i = \text{Player }i
-i = \text{Player(s) other than }i
\text{Example 1: Consider a strategy profile for four players }s = (s_1, s_2, s_3, s_4)
\text{If we consider player 2, then }s_i = s_2 \text{ and } s_{-i}=(s_1, s_3, s_4)
\text{Example 2: }BR_i(\theta_{-i})\text{ is read:}
\text{“Player $i$'s best response to their beliefs about other players' strategies"}
u_i(s_i,s_{-i}) = \text{Player $i$'s utility from playing $s_i$ when others play $s_{-i}$}

Before we begin: Notation alert!

Dominance and Rationalizability

Today's Agenda

Dominant and Dominated Strategies

Best Responses

Rationalizability and
Iterated Deletion of Dominated Strategies

Dominance

One strategy strictly dominates another strategy
if it always yields a strictly higher payoff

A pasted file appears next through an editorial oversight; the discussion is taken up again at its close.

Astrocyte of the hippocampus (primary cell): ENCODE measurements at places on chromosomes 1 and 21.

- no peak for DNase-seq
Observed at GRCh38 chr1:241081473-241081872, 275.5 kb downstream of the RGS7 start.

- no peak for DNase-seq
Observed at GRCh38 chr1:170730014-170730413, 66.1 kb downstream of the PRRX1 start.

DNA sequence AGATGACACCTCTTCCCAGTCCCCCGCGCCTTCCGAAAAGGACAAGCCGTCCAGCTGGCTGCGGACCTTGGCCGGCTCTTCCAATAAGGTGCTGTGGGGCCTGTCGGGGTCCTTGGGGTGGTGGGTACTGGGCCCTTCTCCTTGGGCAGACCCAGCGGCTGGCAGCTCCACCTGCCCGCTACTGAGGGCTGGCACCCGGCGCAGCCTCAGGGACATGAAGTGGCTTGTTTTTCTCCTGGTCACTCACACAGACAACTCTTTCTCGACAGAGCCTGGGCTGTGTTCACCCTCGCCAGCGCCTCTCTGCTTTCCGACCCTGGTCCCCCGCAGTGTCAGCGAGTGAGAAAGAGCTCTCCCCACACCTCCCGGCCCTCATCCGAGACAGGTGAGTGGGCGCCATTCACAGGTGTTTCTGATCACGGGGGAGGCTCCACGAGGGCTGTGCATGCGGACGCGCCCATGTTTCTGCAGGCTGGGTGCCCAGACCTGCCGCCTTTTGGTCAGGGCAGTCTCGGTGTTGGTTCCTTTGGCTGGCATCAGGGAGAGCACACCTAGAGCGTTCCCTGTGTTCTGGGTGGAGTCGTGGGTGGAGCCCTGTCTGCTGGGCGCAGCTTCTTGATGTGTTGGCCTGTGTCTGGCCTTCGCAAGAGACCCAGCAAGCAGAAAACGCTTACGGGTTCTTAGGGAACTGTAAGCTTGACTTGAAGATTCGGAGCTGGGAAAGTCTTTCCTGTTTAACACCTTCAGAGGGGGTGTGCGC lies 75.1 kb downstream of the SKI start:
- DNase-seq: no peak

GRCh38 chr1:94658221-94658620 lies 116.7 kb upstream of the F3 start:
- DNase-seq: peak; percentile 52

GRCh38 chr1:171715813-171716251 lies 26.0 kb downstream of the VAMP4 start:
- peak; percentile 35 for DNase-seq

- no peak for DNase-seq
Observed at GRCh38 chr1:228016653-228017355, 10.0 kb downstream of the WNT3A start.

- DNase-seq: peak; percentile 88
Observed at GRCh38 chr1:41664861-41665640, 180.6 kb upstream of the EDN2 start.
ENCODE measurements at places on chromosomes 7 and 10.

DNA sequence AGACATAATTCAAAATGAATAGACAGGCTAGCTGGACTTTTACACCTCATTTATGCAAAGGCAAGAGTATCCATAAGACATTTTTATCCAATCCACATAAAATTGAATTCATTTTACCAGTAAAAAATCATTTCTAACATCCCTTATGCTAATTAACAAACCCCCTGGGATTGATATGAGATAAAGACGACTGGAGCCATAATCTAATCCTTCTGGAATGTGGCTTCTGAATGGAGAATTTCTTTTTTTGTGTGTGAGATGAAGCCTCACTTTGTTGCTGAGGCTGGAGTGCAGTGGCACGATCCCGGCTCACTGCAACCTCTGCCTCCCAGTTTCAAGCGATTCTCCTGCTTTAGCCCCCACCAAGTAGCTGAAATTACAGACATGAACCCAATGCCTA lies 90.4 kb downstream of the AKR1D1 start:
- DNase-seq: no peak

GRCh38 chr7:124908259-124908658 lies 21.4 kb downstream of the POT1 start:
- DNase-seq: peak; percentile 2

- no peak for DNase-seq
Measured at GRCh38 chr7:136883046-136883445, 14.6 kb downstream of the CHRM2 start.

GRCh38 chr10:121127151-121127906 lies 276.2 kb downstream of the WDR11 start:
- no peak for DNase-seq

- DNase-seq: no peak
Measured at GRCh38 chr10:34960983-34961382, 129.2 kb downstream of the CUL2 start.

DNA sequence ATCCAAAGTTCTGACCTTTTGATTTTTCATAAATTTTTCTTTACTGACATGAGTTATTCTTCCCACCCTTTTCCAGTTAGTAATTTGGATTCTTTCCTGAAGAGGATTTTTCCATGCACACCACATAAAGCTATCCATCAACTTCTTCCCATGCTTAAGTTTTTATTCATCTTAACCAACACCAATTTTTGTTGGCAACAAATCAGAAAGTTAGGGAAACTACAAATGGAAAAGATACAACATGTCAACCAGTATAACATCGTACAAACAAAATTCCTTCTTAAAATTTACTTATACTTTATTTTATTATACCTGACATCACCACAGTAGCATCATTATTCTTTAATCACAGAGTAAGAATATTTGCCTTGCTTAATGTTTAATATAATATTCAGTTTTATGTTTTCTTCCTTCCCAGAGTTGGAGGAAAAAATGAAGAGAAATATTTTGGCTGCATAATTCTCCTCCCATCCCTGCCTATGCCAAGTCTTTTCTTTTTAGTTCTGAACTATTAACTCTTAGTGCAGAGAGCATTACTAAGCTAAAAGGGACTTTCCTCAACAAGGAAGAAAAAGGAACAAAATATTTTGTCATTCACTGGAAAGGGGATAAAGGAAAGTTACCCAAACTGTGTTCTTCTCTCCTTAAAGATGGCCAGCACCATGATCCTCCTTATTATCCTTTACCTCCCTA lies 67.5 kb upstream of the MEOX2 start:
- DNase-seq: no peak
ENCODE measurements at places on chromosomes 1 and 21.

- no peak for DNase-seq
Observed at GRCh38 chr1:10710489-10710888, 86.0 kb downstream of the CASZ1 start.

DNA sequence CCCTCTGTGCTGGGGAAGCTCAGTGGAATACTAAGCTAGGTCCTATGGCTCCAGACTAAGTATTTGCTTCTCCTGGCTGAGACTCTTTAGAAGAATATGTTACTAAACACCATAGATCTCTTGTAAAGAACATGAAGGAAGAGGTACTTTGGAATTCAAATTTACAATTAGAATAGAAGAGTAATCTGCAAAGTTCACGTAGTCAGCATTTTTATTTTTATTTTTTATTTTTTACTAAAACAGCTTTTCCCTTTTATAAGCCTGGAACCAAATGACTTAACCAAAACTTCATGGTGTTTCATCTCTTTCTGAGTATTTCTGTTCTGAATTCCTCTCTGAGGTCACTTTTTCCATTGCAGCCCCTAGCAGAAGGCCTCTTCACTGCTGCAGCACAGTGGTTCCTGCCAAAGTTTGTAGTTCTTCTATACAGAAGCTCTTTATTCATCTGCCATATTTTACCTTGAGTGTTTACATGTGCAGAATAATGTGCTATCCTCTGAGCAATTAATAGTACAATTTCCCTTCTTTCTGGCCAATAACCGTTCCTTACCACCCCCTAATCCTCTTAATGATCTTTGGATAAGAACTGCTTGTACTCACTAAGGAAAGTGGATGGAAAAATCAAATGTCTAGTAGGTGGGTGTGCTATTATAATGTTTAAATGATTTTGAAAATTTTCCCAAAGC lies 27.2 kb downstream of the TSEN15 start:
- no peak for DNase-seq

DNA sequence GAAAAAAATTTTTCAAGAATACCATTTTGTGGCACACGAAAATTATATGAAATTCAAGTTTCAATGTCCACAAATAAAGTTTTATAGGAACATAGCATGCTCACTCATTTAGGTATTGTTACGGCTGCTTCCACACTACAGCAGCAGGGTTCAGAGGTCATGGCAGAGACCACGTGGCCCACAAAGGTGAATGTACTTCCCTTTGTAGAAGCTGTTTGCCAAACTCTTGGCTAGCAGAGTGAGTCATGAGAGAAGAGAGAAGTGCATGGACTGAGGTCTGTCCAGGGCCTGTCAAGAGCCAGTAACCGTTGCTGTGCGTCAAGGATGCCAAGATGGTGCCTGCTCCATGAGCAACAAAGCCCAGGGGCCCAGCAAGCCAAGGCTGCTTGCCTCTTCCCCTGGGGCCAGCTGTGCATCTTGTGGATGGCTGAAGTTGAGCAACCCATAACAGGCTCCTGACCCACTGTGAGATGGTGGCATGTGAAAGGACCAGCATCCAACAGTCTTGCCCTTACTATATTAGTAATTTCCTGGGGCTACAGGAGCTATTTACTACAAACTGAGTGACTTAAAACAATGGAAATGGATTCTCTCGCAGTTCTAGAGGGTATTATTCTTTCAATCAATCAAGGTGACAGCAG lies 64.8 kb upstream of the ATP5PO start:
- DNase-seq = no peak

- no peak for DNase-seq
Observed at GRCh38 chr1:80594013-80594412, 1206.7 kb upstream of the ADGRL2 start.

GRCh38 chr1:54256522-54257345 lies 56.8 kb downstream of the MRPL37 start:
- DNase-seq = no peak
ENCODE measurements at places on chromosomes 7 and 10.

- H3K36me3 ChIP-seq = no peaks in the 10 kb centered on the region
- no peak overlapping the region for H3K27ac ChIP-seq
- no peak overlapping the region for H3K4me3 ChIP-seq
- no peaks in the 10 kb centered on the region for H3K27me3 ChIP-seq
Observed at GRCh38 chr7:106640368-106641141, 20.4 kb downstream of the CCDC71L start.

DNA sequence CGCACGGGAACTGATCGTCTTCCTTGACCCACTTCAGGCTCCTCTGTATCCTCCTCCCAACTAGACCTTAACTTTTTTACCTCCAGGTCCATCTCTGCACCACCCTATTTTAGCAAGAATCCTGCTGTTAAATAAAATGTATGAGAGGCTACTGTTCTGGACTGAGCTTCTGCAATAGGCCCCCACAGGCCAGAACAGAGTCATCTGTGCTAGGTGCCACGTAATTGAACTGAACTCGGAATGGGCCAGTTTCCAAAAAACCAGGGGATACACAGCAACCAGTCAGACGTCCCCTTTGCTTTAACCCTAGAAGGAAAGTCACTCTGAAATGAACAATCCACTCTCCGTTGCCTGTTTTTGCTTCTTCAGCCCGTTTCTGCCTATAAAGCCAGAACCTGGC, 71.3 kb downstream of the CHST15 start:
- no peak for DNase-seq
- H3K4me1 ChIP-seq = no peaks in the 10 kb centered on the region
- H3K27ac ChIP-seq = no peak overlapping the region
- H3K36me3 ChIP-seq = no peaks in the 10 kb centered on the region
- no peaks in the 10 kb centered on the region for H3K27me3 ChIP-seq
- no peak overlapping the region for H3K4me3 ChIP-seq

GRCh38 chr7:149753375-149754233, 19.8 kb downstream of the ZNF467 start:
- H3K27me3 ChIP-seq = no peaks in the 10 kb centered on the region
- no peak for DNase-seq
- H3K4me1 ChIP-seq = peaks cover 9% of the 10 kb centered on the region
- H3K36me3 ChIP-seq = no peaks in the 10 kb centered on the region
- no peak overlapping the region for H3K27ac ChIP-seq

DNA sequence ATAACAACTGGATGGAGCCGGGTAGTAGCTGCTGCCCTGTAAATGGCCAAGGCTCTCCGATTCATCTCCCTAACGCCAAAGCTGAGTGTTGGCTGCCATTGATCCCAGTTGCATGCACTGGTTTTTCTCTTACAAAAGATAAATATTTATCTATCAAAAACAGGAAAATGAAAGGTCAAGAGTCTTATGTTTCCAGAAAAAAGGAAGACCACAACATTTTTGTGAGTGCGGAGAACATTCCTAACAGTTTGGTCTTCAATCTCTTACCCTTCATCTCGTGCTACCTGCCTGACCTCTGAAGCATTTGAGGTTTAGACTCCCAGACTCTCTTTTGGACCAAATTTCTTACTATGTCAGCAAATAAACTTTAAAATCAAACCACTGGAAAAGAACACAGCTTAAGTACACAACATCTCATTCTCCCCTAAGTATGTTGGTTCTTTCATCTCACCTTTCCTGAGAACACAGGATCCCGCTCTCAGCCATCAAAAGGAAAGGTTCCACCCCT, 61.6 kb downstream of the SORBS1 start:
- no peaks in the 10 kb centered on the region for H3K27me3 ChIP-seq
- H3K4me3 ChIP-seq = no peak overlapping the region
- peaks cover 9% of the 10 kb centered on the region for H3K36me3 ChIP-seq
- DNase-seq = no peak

no matter what the other players do.

A pure strategy is dominated for a player if
there’s some other strategy that that player could choose
which would give them a higher payoff
no matter what the other players are doing.

One strategy weakly dominates another strategy
if it never yields a strictly lower payoff
no matter what the other players do,
and
sometimes yields a strictly higher payoff.  

Which strategies are dominated?

Dominant Strategy Equilibrium

If each player has a single dominant strategy, then the dominant strategy equilibrium is the outcome of the game in which they each play their dominant strategy.

Dominant Strategy

If a player has a strategy which dominates all other strategies, it is called a dominant strategy.

The Prisoners' Roommates' Dilemma